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Form 8938: Who Needs to File the Form and What’s Included?

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    In the past, some individuals and businesses bought foreign assets to lower their United States tax bill. This didn’t go over well with the Internal Revenue Service (IRS) and the federal government. In the last couple of decades, the laws have become stricter for individuals, corporations, partnerships, and trusts that keep foreign assets that exceed a certain dollar amount. The IRS Form 8938 is one of the measures to crack down on unreported form assets. Here’s everything you need to know about this form:

    Define IRS Form 8938

    On March 18, 2010, President Obama signed the Foreign Account Tax Compliance Act (FATCA) into law, and Form 8938 was one of the new forms created. The overall goal of FATCA  was to place stricter requirements for taxpayers to report their foreign assets and pay the appropriate tax burden. It also was meant to force non-compliant taxpayers to reveal their foreign assets and get local foreign banks to reveal that information to ensure the United States government received the correct amount of taxes from its citizens. 

    One thing you and your company need to remember is that some foreign investments are made through investment accounts based in the United States, and these foreign investments aren’t subject to FATCA requirements and don’t require you to file a Form 8938.

    Do I Need to Use Form 8938?

    Each and every American taxpayer is bound by the requirements of FATCA. However, there are very specific circumstances in which FATCA applies to your foreign investments, and it’s essential that you understand these.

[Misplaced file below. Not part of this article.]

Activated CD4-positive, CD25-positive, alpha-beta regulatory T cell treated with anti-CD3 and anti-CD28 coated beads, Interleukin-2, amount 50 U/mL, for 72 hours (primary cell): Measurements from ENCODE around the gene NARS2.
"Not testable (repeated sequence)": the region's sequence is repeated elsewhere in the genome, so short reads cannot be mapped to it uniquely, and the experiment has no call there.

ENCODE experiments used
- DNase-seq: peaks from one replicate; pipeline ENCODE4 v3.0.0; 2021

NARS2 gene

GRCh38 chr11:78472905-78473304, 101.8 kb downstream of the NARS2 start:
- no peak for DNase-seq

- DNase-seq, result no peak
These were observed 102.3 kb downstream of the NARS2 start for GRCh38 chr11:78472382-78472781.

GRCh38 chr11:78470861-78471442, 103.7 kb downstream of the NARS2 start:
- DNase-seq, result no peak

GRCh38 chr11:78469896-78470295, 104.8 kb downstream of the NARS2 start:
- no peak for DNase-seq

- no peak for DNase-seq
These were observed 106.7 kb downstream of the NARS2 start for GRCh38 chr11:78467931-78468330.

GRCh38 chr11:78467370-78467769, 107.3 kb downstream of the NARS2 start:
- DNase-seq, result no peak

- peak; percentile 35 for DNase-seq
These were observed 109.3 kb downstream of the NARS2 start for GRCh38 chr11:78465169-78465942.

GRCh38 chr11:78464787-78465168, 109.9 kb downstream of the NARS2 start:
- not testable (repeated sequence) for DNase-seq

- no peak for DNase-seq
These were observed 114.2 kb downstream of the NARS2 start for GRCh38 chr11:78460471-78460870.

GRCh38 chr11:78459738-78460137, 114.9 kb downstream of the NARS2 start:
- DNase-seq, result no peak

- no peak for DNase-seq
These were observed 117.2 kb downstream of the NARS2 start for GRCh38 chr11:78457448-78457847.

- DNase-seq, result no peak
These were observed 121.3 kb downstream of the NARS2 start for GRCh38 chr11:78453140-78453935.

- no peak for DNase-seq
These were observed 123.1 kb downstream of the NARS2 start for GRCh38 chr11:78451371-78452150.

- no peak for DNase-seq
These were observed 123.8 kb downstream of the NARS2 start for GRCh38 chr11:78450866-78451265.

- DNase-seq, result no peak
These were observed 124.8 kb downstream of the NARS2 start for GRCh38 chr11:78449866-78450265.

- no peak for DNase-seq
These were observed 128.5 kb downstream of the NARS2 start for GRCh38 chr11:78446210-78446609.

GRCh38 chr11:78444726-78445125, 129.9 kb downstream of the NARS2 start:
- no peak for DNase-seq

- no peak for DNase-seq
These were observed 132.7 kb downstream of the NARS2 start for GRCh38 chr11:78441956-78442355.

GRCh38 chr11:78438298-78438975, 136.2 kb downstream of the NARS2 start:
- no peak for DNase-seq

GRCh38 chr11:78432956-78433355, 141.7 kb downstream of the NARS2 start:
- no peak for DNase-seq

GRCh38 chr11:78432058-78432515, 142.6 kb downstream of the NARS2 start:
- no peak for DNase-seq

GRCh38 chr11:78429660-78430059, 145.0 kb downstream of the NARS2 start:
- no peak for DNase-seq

In the instructions for Form 8938, you may notice that they use the terms “specified individuals” and “specified domestic entities.” It goes on to when these people and businesses must use the form to report domestic assets. 

    Filling Out Form 8938.

    You are a specified individual if:

    • You’re a citizen of the United States
    • You are considered a resident alien in the United States
    • If you’re a nonresident alien, and you opt for tax purposes to be treated as a resident alien. 
    • If you live in American Samoa or Puerto Rico, and your status is a non-resident alien. 

    The IRS defines specified domestic entities as corporations or partnerships that meet the three items in this criteria:

    1. On the last day of the tax year, a single person holds more than 80 percent of the company’s shares, capital, or voting power. 
    2. Passive income makes up 50 percent of the corporations or partnerships’ gross income.
    3. The partnership or corporation keeps 50 percent of its assets in order to create passive income. 

    When you have a domestic trust and at least one specific beneficiary, you need to fill out Form 8938.

    If you’re one of the people who doesn’t need to file tax returns each year because you make less than the standard deduction for a non-dependent taxpayer, then you don’t need to file Form 8938. 

    What Are the Reporting Thresholds for Form 8938?

    Once you determine that you’re an individual, business, or trust holder who might need to file Form 8938, you need to determine if you meet the financial threshold for filing it. Here are those thresholds:

    Single Person Who Lives in the United States

    In this situation, you only need to file a Form 8938 when on the last day of the current tax year the fair market value of their asset exceeds $50,000, or the value exceeded $75,000 at some time during the tax year. 

    Married Individuals Living in the United States and Filing a Joint Return